The EC had set itself the goal of improving
the working conditions of platform workers by the time that President von der
Leyen took office. Prior to this it intended to consult the social partners in
a two-phase procedure. The first phase was completed on April 7.
The trade unions see further European
initiatives quite positively, whereas the employers expressed themselves rather
cautiously. On the basis of the responses received, the Commission concluded
that there was a need for action to attain basic European-wide labour and
social standards and launched the second
phase on June 15 with the help of the C(2021) 4230 final consultation
document. It seeks views on a number of issues, including the determining the
employment status, access to social security, transparency of the algorithms
being used and applicable law in cross-border cases. The question regarding the
instrument is also raised here; as the choice would be between a directive or a
recommendation. The aim of the Commission initiative is to guarantee adequate
working conditions and social standards for platform workers.
central problem on the path to adequate protection is determining the
employment status. In general, the self-employed status is chosen so that an
estimated 93% of all income from platform working is generated in this way. The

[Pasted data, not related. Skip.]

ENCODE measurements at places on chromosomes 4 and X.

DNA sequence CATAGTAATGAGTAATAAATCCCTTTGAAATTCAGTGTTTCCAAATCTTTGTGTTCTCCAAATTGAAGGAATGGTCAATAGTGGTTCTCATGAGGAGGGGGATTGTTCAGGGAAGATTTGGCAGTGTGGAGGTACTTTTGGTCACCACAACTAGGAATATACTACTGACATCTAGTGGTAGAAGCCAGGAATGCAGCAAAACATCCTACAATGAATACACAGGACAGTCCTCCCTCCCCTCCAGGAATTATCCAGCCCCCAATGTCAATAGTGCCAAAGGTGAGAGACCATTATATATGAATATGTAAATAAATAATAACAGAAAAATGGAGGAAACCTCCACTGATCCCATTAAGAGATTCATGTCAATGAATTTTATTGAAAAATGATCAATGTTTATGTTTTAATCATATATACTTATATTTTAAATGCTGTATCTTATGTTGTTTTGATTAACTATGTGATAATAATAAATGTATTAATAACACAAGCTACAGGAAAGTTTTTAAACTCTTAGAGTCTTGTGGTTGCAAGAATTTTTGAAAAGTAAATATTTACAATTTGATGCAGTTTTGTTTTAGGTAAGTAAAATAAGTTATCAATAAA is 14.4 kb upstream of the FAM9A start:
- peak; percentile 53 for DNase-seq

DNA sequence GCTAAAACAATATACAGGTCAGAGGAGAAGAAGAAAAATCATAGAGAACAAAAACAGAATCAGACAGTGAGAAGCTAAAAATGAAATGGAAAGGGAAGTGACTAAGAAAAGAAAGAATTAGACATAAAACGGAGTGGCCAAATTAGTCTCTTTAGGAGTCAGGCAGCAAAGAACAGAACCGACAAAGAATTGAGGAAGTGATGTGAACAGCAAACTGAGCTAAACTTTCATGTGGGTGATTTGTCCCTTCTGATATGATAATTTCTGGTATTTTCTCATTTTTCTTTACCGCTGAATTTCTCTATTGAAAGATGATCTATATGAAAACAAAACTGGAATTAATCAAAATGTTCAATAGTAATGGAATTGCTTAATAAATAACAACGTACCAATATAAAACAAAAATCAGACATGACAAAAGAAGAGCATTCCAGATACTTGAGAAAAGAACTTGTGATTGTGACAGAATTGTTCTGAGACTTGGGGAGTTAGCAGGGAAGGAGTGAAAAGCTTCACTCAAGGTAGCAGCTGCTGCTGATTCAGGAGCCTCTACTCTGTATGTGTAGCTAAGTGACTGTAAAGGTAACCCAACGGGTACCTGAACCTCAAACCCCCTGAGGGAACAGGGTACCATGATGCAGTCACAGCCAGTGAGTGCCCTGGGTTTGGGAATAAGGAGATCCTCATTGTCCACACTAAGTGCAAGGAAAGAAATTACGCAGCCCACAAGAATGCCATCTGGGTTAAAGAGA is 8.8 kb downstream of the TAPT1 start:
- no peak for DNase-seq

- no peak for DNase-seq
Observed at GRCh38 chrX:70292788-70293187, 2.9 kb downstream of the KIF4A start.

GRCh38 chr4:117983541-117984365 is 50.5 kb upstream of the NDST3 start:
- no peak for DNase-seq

risk of misclassification is high. Therefore, this initiative is intended to
help clarify the platform working status.
so, the Commission respects the national competences in defining an
"employee" - in line with the wishes of the social partners. In
particular, it has no intention of creating a "third status" at EU
level, somewhere between dependent employment and self-employed work. However,
the initiative is intended as a guide to help member states arrive at the
correct classification in each case.
The Commission presented several possible
tools here, including:
- a refutable presumption of the
existence of an employment relationship in the event of platform working
- an easily accessible
(administrative) procedure for clarifying the employment status
It would be conclusive here to consider
providing the bodies that will be deciding on the status in specific cases with
a pan-Europe catalogue of criteria or indicators. The competences of the member
states in distinguishing between dependent employment and self-employed work
might be encroached upon, but this would depend on how binding such a catalogue
and its components are.
In addition to employment status, the focus
will be on dealing with information deficits in the event of platform working,
which often crosses borders. It is estimated that one third of platform-based
work within the EU is delivered across borders. Demanding more transparency
from the platforms, whereby reporting obligations for statistical purposes are
more likely to be envisaged, could also be considered.
The next step in this phase is to start
negotiations between the social partners - the signs for which are somewhat bad
- or having the Commission present a proposal by the end of 2021.